Understanding Charge-Offs

Charge-Offs: A definition

“Charge-off” is an accounting term used when a creditor removes from their list of assets the amount they expect to receive from a debtor. For accounting purposes, the debt is considered uncollectible. But most creditors will still make attempts to collect the debt, or turn it over to a collection agency. These attempts often continue for years.

Charge-offs hurt your credit

Charge-offs damage a credit reports. It is generally impossible to get real-estate financing (purchase a home) until charge-off accounts are paid-in-full, or settled-in-full. Even then, the fact that the account was charged-off in the first place can make it more difficult to obtain credit. This fact stays on the credit report for seven years.

Charge-offs go to collection agencies

When a creditor charges-off a debt, they will often assign it to a collection agency. Collection agencies usually put more pressure on debtors to pay a debt. Just having a collection agency involved puts more bad marks on a credit report. And they are harder to negotiate better terms with than the original creditor in most cases.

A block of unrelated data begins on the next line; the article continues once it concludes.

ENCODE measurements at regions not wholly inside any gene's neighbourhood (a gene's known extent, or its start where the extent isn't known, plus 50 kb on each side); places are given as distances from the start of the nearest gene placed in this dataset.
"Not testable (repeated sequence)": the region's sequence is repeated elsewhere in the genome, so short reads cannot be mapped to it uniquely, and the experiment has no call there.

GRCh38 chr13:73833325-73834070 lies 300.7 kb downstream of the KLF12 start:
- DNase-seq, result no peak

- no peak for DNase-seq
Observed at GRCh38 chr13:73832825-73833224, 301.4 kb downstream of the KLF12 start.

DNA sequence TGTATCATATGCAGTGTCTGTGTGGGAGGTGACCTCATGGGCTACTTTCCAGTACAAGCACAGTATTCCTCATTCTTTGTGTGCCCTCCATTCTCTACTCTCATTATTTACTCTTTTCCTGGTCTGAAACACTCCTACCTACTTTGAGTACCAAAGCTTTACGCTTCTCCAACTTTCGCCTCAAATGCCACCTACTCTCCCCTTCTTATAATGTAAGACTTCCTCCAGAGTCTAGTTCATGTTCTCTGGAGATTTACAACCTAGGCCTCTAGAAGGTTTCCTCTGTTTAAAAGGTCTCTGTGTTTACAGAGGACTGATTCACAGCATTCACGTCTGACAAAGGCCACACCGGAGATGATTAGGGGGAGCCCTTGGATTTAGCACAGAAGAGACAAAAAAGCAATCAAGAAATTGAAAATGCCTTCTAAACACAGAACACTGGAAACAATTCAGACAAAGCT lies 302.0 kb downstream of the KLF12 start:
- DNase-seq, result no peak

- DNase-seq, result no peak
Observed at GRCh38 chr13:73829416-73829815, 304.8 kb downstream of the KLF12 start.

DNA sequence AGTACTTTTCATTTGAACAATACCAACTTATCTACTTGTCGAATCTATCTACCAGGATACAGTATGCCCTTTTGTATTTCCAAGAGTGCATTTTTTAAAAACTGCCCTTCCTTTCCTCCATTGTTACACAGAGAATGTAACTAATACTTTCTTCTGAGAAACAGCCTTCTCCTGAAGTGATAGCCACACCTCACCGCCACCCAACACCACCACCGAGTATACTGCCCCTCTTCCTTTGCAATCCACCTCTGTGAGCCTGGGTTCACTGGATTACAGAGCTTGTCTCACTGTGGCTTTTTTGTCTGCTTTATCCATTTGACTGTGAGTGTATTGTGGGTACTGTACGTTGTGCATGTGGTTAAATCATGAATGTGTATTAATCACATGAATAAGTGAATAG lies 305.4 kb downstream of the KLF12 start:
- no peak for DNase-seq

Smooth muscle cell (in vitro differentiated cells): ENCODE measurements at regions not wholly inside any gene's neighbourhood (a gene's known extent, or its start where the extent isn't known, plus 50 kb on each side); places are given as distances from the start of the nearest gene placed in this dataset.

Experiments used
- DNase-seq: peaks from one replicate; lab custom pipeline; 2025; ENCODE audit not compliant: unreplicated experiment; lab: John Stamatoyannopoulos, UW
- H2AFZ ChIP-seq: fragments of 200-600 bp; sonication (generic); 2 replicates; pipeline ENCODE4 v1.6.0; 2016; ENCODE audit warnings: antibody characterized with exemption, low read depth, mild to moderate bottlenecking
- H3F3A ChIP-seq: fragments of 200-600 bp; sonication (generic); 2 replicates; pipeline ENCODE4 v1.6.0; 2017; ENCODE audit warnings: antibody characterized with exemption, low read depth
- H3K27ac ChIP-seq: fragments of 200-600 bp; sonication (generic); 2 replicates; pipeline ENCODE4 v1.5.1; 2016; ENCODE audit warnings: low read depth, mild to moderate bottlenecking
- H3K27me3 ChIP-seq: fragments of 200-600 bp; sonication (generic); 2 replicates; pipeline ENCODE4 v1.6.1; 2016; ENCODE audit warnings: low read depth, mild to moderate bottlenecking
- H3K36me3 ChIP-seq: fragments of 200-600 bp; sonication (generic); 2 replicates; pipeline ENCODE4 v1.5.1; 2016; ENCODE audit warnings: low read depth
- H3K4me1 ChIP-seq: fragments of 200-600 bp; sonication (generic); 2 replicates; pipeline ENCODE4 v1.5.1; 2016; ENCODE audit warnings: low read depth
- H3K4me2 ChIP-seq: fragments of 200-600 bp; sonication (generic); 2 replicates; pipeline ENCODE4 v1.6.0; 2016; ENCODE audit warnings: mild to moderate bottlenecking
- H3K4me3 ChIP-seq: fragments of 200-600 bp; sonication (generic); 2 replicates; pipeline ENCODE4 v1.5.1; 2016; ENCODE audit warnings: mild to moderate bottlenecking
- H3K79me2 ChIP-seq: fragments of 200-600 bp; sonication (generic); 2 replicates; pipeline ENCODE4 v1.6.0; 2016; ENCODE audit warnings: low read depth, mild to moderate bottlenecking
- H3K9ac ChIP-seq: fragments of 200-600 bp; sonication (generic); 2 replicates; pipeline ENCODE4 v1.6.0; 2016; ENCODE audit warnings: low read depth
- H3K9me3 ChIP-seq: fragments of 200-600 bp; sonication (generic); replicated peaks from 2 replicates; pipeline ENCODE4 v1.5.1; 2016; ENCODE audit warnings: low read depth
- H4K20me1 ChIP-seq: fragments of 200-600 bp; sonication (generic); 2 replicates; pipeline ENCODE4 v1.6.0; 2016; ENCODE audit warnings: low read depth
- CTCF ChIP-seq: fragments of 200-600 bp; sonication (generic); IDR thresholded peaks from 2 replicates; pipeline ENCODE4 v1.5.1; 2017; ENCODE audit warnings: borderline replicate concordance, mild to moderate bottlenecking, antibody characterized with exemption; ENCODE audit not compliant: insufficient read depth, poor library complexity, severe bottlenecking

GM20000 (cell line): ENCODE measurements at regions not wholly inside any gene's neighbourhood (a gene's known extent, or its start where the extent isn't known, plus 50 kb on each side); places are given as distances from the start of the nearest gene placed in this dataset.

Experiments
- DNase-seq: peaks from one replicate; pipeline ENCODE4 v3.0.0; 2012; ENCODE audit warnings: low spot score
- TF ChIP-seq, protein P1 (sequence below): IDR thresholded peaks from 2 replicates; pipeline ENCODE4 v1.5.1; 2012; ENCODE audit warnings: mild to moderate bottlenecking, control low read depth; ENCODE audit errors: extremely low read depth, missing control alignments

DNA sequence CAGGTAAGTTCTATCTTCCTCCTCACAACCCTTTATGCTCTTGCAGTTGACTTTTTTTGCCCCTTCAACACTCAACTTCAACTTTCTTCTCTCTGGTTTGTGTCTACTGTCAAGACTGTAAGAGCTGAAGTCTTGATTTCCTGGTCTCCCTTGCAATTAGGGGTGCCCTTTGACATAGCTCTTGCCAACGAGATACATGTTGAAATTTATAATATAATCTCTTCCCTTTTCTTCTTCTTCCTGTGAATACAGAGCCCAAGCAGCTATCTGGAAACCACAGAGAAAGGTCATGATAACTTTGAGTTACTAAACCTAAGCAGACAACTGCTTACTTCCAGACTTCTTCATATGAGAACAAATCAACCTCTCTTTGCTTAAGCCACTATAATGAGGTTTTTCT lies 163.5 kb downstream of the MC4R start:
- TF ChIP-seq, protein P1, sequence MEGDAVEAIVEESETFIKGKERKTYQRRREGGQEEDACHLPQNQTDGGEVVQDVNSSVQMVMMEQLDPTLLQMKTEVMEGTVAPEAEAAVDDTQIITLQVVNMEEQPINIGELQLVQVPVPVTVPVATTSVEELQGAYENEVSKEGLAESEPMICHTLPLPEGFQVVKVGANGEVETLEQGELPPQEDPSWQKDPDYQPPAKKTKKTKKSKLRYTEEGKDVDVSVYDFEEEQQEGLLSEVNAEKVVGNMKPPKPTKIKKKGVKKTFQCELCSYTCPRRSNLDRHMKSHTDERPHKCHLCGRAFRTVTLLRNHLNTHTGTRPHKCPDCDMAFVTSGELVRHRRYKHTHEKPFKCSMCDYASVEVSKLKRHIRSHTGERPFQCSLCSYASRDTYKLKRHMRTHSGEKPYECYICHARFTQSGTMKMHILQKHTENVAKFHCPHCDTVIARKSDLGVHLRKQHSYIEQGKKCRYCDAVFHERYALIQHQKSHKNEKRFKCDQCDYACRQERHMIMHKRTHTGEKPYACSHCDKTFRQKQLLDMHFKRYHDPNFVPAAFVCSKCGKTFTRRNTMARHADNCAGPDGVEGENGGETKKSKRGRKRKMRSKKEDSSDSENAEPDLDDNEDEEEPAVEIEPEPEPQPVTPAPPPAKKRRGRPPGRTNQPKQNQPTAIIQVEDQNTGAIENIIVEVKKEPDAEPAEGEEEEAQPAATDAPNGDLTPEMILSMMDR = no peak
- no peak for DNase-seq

What to do to avoid charge-offs

In a lot of situations, beginning to make regular payments is enough for creditors to report a debt as current or past-due rather than writing it off.
Many credit cards issued by banks will be brought current if the debtor enrolls in a credit counseling program and resume making regular payments.
Debtors can ask creditors to draw up a new loan for the amount owed with lower payments. Sometimes they may be willing to lower the interest rate as well.

A few good things come with having a debt charged-off.

If you can manage to pay a lump sum, creditors will be more willing to negotiate a settlement for less money after the debt has been charged-off, because they already expect that it may never be paid at all.
Most creditors will agree to stop charging interest and fees if payment arrangements can be made on charged-off debts.